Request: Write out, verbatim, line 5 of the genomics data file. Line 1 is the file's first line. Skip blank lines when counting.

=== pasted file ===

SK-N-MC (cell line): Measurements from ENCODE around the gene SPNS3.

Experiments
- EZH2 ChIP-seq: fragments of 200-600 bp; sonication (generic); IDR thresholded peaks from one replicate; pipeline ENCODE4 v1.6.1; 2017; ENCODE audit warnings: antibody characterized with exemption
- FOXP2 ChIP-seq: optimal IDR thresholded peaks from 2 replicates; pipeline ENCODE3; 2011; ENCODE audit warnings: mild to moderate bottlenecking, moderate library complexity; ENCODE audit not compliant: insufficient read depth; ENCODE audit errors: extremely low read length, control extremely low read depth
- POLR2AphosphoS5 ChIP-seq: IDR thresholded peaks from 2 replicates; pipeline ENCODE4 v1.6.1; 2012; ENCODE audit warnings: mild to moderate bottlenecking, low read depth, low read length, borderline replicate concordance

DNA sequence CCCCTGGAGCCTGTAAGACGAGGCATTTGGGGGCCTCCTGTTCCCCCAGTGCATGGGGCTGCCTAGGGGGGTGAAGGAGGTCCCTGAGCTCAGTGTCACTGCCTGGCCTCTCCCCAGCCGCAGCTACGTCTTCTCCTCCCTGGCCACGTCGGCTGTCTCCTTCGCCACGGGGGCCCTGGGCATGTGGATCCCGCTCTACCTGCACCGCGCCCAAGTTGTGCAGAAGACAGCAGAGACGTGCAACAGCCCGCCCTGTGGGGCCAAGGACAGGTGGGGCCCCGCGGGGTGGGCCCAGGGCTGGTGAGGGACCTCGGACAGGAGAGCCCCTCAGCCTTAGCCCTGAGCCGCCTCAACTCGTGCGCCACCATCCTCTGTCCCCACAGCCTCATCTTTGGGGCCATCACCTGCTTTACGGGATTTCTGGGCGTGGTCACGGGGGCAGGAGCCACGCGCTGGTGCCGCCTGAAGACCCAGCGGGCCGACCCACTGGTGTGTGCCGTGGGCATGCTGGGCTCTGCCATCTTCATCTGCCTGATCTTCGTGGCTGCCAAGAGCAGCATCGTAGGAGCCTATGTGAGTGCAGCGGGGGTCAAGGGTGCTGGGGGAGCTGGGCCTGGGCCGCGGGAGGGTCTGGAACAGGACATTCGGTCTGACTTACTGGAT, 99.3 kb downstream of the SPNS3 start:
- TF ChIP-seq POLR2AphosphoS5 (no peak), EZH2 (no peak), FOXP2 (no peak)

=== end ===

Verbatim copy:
- POLR2AphosphoS5 ChIP-seq: IDR thresholded peaks from 2 replicates; pipeline ENCODE4 v1.6.1; 2012; ENCODE audit warnings: mild to moderate bottlenecking, low read depth, low read length, borderline replicate concordance